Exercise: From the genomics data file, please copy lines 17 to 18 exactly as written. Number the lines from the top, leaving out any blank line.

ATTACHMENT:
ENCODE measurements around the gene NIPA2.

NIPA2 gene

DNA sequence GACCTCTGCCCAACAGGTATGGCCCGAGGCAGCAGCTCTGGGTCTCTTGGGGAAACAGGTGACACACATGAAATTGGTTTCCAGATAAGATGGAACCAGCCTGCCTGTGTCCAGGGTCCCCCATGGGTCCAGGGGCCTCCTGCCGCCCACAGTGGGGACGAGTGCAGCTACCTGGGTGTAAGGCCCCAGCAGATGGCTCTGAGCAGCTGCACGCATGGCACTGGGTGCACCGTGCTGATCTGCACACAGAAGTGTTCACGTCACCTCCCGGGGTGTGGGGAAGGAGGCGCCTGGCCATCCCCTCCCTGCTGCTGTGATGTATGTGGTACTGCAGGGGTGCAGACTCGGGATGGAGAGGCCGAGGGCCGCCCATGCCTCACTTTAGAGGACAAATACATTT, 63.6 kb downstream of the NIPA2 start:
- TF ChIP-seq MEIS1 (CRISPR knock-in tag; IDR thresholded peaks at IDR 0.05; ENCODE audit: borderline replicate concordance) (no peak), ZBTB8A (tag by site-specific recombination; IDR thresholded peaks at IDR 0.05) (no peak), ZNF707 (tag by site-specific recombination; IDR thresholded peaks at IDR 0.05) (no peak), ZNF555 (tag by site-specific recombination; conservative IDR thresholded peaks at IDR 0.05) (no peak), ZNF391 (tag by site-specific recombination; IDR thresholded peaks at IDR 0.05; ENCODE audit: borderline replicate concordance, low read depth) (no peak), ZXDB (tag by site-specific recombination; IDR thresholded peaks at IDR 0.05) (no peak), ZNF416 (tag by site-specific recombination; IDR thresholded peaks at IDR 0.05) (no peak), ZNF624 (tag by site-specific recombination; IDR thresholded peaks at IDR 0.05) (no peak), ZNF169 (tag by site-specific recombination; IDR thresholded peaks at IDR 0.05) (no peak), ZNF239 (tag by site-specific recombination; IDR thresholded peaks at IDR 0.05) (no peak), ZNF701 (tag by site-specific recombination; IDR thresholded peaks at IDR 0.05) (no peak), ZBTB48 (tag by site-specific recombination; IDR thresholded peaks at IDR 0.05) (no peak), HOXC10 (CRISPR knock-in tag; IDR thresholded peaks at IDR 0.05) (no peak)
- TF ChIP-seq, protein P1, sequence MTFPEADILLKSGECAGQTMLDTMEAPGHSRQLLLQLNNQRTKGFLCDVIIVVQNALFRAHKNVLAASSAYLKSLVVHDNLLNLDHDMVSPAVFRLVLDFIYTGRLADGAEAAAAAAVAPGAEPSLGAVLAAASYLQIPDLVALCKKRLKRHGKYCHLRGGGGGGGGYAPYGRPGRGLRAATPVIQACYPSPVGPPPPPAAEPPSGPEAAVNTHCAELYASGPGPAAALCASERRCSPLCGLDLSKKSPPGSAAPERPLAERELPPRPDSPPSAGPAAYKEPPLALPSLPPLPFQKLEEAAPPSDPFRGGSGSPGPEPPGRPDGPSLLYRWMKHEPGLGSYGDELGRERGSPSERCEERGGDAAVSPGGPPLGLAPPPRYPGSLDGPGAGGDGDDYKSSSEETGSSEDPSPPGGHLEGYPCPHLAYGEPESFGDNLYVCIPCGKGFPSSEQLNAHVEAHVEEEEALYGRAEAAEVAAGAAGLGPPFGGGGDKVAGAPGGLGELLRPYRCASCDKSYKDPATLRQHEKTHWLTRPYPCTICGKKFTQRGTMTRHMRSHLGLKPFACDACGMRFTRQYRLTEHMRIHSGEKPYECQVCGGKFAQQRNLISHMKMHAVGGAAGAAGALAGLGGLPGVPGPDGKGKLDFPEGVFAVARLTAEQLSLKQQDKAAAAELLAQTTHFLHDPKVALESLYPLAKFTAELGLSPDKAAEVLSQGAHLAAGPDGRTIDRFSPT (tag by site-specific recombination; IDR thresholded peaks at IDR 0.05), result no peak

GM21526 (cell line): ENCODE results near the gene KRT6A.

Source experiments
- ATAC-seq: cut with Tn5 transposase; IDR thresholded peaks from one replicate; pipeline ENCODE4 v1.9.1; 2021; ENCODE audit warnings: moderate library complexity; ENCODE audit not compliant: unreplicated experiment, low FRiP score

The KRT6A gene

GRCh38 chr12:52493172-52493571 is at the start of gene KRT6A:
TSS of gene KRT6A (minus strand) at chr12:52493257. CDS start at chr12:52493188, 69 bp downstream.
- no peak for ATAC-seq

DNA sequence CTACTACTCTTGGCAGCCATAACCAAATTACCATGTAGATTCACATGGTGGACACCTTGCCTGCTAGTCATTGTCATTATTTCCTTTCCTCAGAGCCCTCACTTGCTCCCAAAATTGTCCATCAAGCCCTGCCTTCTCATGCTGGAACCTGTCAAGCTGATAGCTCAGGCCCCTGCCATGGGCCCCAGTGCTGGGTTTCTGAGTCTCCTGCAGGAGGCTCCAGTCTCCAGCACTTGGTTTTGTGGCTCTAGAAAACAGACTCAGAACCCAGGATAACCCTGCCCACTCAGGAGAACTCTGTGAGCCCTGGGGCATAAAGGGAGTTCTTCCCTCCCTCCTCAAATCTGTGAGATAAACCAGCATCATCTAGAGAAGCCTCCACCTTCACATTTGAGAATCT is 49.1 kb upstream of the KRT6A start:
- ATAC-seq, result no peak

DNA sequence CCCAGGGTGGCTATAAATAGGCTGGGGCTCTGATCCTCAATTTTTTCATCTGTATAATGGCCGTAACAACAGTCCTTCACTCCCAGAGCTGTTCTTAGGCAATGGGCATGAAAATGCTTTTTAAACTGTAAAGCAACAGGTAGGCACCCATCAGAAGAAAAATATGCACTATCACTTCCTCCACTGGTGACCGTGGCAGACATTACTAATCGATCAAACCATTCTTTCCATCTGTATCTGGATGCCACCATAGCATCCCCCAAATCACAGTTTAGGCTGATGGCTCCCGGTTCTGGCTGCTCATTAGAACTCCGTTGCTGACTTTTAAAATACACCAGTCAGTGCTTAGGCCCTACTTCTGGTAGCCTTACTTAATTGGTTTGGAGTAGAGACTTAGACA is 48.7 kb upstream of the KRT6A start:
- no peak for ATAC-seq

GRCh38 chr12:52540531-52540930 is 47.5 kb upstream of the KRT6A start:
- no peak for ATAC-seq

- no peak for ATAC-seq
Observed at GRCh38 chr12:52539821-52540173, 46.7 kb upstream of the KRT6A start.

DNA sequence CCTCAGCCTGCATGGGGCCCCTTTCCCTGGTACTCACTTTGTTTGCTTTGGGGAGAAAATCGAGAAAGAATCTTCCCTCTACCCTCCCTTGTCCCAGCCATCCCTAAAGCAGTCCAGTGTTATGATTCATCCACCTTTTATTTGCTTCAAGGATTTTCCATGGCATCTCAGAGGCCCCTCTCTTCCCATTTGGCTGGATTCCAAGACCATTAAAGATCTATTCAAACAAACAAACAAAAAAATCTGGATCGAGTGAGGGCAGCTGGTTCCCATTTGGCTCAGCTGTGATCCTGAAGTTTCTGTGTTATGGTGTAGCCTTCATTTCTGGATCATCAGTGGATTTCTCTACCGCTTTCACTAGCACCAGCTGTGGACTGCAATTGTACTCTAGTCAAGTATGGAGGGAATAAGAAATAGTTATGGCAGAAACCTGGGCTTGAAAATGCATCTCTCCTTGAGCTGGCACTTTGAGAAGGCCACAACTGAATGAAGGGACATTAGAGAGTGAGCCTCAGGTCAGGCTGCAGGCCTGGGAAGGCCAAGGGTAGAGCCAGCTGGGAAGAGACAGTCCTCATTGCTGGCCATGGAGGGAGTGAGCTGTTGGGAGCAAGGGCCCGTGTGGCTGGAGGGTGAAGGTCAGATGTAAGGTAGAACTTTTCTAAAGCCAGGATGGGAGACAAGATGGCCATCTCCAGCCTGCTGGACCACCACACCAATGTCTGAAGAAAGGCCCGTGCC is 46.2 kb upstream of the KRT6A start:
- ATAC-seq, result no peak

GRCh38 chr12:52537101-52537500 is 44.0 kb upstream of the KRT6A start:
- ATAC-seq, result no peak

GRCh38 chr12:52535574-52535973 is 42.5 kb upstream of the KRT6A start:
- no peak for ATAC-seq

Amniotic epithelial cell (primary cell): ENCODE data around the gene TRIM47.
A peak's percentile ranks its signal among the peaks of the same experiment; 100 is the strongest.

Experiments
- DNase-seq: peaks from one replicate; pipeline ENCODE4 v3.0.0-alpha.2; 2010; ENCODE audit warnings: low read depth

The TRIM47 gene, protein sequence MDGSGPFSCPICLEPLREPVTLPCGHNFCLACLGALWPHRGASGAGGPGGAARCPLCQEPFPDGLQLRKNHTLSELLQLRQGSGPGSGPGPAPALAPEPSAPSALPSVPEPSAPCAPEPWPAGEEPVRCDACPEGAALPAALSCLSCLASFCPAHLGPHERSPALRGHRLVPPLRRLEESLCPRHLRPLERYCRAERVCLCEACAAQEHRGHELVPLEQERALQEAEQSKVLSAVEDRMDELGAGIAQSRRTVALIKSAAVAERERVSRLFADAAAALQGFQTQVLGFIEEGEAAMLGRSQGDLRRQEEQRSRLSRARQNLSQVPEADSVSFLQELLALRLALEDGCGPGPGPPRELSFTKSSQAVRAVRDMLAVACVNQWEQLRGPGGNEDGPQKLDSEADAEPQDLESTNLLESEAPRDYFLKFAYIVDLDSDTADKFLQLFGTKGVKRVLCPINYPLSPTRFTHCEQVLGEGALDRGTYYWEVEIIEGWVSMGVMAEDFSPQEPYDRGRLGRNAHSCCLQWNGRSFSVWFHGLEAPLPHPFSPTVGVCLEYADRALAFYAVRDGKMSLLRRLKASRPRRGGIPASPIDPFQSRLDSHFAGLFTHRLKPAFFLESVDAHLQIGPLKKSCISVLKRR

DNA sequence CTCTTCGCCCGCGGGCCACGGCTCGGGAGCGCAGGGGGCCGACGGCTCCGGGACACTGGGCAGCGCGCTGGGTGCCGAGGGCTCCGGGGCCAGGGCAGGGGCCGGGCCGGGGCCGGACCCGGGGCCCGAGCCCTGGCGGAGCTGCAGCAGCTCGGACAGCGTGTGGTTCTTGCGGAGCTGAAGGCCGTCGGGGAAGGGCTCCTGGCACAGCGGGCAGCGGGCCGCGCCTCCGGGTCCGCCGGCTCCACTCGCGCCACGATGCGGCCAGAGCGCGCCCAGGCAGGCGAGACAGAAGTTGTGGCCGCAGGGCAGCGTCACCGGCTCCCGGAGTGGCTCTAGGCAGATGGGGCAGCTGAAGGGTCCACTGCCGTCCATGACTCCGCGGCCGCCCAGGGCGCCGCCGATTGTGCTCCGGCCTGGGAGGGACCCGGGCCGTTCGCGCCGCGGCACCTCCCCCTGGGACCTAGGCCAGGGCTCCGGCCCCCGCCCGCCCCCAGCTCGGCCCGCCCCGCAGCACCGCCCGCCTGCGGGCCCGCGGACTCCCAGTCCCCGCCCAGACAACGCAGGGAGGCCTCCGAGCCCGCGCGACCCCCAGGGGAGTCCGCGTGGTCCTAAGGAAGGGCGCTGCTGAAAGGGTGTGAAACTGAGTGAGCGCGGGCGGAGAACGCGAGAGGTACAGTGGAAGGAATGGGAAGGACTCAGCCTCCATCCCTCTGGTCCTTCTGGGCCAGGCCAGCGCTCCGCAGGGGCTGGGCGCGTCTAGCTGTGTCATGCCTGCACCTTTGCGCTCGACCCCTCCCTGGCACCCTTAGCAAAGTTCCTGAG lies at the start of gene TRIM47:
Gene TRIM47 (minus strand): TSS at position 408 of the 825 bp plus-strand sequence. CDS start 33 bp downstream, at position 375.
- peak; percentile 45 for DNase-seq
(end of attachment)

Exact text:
GRCh38 chr12:52540531-52540930 is 47.5 kb upstream of the KRT6A start:
- no peak for ATAC-seq